To accomplish more sophisticated numerical and text processing operations in your worksheets, Excel allows you to add built-in calculations called functions to your formulas. A function is a predefined equation that operates on one or more values and returns a single value. Excel includes a collection of over 200 functions in several useful categories, as shown in Table 20-2. For example, you can use the PMT (payment) function from the Financial category to calculate the periodic payment for a loan based on the interest rate charged, the number of payments desired, and the principal amount.
For more information on the PMT function, see "Using PMT to Determine Loan Payments"
Each function must be entered with a particular syntax, or structure, so that Excel can process the results correctly. For example, the PMT function has a function syntax that looks like this:
Table 20-2. Categories of Excel Functions
|Financial||Loan payments, appreciation, and depreciation|
|Date & Time||Calculations involving dates and times|
|Math & Trig||Mathematical and trigonometric calculations like those found on a scientific calculator|
|Statistical||Average, sum, variance, and standard-deviation calculations|
|Lookup & Reference||Calculations involving tables of data|
|Database||Working with lists and external databases|
|Text||Comparing, converting, and reformatting text in cells|
|Logical||Calculations that produce the result TRUE or FALSE|
|Information||Determining whether an error has occurred in a calculation|
The abbreviated words shown between the parentheses are called arguments. In this function, rate is the interest rate, nper is the number of payments you'll make, and pv is the principal amount. To use this function correctly, you must specify a value for each required argument, and you must separate each argument with a comma. The arguments shown in bold are required, and the others are optional. (In the online Help, the optional arguments are also in bold.) For example, to use the PMT function to calculate the loan payment on a $1,000 loan at 19 percent annual interest over 36 months, you could type the following formula:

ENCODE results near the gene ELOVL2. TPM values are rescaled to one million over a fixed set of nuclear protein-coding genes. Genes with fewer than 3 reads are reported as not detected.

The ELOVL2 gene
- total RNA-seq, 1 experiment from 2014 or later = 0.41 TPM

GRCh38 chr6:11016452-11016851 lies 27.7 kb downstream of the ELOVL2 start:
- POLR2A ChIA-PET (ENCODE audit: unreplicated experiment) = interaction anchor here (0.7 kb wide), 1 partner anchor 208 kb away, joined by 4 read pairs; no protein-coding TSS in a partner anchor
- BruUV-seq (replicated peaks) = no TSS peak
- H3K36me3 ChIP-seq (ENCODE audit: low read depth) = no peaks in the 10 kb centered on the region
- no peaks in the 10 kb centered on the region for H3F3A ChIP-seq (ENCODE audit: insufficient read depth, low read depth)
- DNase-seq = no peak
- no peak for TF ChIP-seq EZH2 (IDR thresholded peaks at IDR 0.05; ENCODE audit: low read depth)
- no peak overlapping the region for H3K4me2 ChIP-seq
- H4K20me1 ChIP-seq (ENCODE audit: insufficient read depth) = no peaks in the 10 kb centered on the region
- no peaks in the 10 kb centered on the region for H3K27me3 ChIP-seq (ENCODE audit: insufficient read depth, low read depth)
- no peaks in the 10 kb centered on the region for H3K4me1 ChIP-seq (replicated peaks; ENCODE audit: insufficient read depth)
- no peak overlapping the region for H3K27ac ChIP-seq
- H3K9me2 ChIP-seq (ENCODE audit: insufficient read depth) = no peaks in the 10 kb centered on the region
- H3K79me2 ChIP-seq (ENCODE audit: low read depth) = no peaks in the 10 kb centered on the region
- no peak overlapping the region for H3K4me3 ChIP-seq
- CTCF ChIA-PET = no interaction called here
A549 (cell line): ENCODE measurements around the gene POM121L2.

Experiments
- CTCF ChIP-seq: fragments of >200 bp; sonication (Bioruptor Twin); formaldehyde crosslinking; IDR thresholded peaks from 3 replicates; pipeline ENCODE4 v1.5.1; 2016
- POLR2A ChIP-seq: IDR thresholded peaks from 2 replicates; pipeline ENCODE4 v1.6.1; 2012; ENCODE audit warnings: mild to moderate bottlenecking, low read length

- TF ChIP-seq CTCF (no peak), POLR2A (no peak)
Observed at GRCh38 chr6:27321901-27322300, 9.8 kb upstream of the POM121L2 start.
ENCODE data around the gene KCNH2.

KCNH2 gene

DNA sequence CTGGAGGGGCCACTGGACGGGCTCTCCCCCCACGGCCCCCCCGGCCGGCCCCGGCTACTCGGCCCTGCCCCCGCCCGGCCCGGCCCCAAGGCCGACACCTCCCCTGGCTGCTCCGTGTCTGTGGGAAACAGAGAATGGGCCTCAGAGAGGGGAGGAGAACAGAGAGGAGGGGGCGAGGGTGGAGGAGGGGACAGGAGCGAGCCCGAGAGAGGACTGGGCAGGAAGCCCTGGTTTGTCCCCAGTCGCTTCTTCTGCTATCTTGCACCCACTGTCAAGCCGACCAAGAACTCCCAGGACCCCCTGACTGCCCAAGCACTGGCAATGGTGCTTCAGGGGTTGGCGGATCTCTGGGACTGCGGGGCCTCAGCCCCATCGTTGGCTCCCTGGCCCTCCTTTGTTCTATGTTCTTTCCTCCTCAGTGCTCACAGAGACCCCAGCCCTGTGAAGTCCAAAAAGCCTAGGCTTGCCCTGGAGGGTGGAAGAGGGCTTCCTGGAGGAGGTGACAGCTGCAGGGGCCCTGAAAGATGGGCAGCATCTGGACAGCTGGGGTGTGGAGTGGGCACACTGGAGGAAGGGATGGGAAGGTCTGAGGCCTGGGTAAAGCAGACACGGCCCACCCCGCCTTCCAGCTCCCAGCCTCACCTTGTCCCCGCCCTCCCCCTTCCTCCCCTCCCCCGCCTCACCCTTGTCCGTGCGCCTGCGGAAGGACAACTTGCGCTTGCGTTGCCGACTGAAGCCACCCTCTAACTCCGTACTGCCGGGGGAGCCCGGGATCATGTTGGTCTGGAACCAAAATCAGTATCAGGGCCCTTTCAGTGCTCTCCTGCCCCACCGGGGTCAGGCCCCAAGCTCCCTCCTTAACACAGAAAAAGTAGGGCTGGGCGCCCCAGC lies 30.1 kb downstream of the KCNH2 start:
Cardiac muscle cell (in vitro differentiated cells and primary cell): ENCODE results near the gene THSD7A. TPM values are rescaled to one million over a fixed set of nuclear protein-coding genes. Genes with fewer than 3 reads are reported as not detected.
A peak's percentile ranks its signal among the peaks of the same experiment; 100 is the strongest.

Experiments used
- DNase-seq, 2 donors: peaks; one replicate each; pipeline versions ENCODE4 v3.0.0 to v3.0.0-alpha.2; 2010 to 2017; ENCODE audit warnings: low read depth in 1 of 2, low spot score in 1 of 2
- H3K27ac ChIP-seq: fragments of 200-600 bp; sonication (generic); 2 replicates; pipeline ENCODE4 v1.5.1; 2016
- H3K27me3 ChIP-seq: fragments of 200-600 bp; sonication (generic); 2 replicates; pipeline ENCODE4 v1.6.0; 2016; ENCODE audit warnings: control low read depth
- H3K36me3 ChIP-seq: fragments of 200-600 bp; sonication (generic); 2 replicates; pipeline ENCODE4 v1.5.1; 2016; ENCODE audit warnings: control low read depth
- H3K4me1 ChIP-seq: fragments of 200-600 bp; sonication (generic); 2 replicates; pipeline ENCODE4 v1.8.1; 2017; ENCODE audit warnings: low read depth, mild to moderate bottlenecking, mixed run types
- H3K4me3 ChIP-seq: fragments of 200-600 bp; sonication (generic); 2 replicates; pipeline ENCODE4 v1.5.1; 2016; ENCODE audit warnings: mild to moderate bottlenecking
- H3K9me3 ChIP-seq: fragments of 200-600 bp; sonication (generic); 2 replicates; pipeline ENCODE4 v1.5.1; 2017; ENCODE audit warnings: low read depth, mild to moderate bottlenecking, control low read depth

When Excel evaluates this function, it places the answer ($36.66) in the cell containing the function. (The answer is negative, indicated by the parentheses, because it is money you must pay out.) Note that the first argument (the interest rate) was divided by 12 in this example to create a monthly rate for the formula. This demonstrates an important point— you can use other calculations, including other functions, as the arguments for a function. Although it takes a little time to master how these arguments are structured, you'll find that functions produce results that can otherwise take hours to calculate by hand.
Perhaps the most useful function in Excel's collection is SUM, which totals the range of cells you select. Because SUM is used so often, the AutoSum button appears on the Standard toolbar to make adding numbers faster. In the following example, we'll use the AutoSum button to sum the Subtotal column in the order-form worksheet.
To total a column of numbers using the SUM function, follow these steps:
Excel places the SUM function on the formula bar, and (if possible) automatically selects a range of neighboring cells as an argument for the function. If you selected a cell directly below a column of numbers, your screen will look similar to the one in Figure 20-2.
Figure 20-2. The AutoSum button inserts the SUM function and automatically suggests the cells to use for the argument.
Use SUM to Add Nonadjacent Ranges
You can use the SUM function to add multiple noncontiguous ranges by separating the cell ranges with commas. For example, =SUM(A3:A8,B3:B8) adds six cells in column A to six cells in column B and displays the total. You might find it easier to use the mouse and select cells by clicking each cell or range of cells while pressing the Ctrl key.
With so many functions to choose from, it might seem daunting to experiment with unfamiliar features on your own. Excel makes it easier by providing a special command named Function on the Insert menu, to help you learn about functions and enter them into formulas. The Paste Function dialog box, shown in Figure 20-3, lets you browse through the nine function categories and pick just the calculation you want.
You can also use Office Assistant to help you learn how each function works and what arguments it requires. (More than 200 functions are carefully documented in the online Help.) When you double-click a function in the Function Name list box, Excel displays a second dialog box prompting you for the required arguments. Give it a try now with a useful statistical function called AVERAGE.
Figure 20-3. The Paste Function dialog box lists function names by category.
To use AVERAGE to calculate the average of a list of numbers, follow these steps:
You can save time opening the Paste Function dialog box by clicking the Paste Function button on the Standard toolbar.
You can include one function as an argument in another function if the result is compatible. For example, the formula =SUM(5,SQRT(9)) adds together the number 5 and the square root of 9, and then displays the result (8).